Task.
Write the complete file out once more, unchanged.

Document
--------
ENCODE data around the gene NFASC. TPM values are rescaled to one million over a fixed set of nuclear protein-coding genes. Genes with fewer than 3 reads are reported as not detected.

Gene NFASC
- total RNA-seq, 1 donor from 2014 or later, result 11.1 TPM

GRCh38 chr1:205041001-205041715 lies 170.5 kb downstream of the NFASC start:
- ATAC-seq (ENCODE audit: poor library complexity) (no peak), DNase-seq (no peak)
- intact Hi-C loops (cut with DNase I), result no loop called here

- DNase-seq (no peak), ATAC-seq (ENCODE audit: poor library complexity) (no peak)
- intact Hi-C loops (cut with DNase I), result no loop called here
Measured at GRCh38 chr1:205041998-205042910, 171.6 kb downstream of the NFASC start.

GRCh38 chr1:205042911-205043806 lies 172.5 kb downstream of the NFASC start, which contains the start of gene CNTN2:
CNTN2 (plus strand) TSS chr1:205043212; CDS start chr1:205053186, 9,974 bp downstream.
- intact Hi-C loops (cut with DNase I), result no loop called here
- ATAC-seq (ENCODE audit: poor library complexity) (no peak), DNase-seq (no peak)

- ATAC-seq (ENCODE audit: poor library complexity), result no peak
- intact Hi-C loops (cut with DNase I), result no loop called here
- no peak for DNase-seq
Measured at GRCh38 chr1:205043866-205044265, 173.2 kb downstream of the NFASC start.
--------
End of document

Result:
ENCODE data around the gene NFASC. TPM values are rescaled to one million over a fixed set of nuclear protein-coding genes. Genes with fewer than 3 reads are reported as not detected.

Gene NFASC
- total RNA-seq, 1 donor from 2014 or later, result 11.1 TPM

GRCh38 chr1:205041001-205041715 lies 170.5 kb downstream of the NFASC start:
- ATAC-seq (ENCODE audit: poor library complexity) (no peak), DNase-seq (no peak)
- intact Hi-C loops (cut with DNase I), result no loop called here

- DNase-seq (no peak), ATAC-seq (ENCODE audit: poor library complexity) (no peak)
- intact Hi-C loops (cut with DNase I), result no loop called here
Measured at GRCh38 chr1:205041998-205042910, 171.6 kb downstream of the NFASC start.

GRCh38 chr1:205042911-205043806 lies 172.5 kb downstream of the NFASC start, which contains the start of gene CNTN2:
CNTN2 (plus strand) TSS chr1:205043212; CDS start chr1:205053186, 9,974 bp downstream.
- intact Hi-C loops (cut with DNase I), result no loop called here
- ATAC-seq (ENCODE audit: poor library complexity) (no peak), DNase-seq (no peak)

- ATAC-seq (ENCODE audit: poor library complexity), result no peak
- intact Hi-C loops (cut with DNase I), result no loop called here
- no peak for DNase-seq
Measured at GRCh38 chr1:205043866-205044265, 173.2 kb downstream of the NFASC start.